Originally posted on January 6 on Inside Edge 2, my blog for Inside Housing
MPs staggered bleary eyed from the House of Commons at 2am last night without even getting to the most contentious parts of the Housing and Planning Bill.
Despite a series of obituaries for council housing and a ‘Kill the Bill’ protest outside, issues such as forced high-value sales, Pay to Stay and the voluntary Right to Buy will only be considered on day two of the report stage debate (set for next Tuesday, January 12).
Last night’s five-hour debate included starter homes, the regulation of housing associations, rogue landlords and the planning system. Opposition MPs complained that 65 pages of new clauses and amendments had been added at the last minute to a Bill that was only 145 pages long.
I blogged back in October that this a Bill written on the back of a fag packet and last night only confirmed that impression. The Bill also leaves a series of crucial decisions to be made by ministers by regulation later.
Nothing sums this up more than new clause 31 on planning obligations and affordable housing. This adds starter homes selling for up to £450,000 to the existing definition of affordable housing: homes for people whose needs are not adequately served by the market. However, it also adds that:
‘The Secretary of State may by regulations amend this section so as to modify the definition of “affordable housing”.’
Originally posted on November 30 on Inside Edge 2, my blog for Inside Housing
Part 1 of this blog looked at the apparent winners and the big losers from George Osborne’s announcements last week. But there is one more group lurking on the edges of the playground, ostracised by virtually everyone. What happened to George’s well-heeled former chums should be a warning to everyone else.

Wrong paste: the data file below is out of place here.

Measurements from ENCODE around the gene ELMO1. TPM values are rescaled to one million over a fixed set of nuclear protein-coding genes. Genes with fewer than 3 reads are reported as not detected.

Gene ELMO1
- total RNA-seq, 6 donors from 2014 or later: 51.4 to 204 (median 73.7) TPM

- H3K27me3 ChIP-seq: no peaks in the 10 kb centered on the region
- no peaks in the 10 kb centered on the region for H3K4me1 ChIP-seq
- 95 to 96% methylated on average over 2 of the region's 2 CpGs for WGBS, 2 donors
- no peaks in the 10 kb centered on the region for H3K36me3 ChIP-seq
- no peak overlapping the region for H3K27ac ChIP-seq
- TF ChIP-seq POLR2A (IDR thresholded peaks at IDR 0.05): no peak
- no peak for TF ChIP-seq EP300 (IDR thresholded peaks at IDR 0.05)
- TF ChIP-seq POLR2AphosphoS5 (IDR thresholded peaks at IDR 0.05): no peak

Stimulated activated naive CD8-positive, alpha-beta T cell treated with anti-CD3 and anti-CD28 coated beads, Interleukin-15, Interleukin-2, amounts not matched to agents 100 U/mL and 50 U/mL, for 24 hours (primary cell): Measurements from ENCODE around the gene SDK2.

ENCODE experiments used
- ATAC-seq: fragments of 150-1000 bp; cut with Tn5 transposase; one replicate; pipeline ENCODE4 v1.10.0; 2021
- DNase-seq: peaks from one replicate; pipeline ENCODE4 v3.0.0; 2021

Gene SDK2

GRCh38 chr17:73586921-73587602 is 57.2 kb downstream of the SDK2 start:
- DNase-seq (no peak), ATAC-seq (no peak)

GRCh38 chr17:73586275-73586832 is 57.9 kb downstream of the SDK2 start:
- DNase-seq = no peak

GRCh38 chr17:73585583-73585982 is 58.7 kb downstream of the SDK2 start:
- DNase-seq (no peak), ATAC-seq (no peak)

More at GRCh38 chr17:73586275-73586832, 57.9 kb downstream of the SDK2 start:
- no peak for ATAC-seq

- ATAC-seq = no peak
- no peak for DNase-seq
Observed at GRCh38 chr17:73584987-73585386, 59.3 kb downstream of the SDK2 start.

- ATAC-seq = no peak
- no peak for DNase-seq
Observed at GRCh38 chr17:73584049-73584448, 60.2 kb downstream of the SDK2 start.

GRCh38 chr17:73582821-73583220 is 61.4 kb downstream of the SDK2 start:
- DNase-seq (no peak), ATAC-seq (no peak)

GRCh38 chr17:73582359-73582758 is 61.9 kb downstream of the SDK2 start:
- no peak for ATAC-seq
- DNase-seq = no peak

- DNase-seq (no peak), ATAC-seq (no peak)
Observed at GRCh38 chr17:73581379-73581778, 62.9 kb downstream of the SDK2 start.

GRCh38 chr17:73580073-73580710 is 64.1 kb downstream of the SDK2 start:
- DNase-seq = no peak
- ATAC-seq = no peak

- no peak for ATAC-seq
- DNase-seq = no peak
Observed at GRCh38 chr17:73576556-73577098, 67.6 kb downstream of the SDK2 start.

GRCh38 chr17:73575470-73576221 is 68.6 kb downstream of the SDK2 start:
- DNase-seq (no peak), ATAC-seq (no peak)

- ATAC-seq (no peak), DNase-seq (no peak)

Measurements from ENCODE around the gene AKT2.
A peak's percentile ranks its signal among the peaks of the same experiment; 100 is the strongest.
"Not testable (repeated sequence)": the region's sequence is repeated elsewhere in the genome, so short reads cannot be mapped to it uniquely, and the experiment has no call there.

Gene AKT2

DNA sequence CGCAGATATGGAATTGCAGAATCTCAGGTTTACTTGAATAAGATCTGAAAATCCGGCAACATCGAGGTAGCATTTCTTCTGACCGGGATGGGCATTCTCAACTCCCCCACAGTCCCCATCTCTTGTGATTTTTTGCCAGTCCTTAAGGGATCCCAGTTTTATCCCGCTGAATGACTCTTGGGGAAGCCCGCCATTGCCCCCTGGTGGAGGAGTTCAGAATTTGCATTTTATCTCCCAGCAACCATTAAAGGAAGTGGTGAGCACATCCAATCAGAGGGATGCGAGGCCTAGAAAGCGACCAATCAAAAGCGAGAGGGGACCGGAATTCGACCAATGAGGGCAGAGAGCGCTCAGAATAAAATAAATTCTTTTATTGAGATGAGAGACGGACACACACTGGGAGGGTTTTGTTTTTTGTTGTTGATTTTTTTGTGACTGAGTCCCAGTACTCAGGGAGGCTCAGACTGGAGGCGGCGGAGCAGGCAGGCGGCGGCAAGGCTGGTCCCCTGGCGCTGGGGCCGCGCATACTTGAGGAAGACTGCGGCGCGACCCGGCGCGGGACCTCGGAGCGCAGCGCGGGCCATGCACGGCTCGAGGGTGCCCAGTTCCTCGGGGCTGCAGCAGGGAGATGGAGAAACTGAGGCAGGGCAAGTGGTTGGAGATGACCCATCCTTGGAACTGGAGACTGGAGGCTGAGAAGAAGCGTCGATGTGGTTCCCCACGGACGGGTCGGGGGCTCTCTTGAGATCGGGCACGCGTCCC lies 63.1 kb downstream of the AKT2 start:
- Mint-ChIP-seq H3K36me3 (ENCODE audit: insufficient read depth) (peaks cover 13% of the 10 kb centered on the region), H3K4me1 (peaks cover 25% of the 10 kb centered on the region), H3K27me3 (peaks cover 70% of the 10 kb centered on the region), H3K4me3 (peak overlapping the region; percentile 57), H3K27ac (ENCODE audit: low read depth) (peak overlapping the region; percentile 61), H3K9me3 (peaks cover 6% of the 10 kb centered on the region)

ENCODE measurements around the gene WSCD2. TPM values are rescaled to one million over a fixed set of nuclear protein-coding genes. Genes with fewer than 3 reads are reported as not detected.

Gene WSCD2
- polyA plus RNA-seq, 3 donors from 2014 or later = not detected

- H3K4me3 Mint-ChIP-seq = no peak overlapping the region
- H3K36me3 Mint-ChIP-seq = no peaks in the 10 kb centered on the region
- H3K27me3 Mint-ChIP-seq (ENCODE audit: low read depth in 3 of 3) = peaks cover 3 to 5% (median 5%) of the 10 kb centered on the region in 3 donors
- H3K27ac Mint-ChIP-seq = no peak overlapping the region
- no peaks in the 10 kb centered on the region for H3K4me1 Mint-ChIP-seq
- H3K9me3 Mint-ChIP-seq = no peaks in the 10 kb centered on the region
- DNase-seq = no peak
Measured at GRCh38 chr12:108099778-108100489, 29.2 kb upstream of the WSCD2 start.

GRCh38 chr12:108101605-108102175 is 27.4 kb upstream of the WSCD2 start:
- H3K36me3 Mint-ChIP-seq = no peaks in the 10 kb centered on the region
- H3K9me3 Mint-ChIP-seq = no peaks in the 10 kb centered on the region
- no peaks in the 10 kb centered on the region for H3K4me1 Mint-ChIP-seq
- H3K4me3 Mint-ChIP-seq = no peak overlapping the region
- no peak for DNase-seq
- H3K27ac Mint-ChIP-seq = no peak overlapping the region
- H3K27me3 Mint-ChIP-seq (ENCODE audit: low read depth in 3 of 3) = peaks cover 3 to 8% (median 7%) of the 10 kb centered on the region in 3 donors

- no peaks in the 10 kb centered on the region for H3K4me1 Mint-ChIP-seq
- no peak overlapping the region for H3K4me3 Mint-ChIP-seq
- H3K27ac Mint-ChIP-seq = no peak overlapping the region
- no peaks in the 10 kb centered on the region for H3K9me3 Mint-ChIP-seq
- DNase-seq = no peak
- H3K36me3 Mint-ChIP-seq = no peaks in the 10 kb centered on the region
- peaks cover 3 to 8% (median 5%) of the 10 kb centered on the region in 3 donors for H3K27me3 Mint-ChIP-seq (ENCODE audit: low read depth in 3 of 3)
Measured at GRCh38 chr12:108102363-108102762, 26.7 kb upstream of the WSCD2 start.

Buy-to-let landlords and second home owners thought they had worked hard, done the right thing, bought a house and then another (and another). Contrary to what everyone said about them driving up house prices and destroying local communities, they thought they were providing desperately needed homes and helping pay for local services. They thought the Conservatives were on their side after they blocked a Labour tax rise on second homes in 2010 and kept buy to let out of European mortgage regulation in 2013.
They thought George was ‘one of us’. After all, he made £450,000 profit on his taxpayer-funded second home and rents out his main home for £10,000 a month while he lives in Downing Street. And they voted Conservative in May when those horrible Labour oiks planned rent regulation and a mansion tax.
Their thanks for all this? Sand kicked in their faces with cuts in tax relief in July and the Chinese Burn of hikes in stamp duty and capital gains tax in November. The fate of these entrepreneurs and investors turned enemies of aspiration should be a warning for all those who are currently part of the Osborne in-crowd.
Originally posted on November 11 on Inside Edge 2, my blog for Inside Housing
So now it is official. Brandon Lewis has confirmed that ‘affordable’ means 80% of the market rate.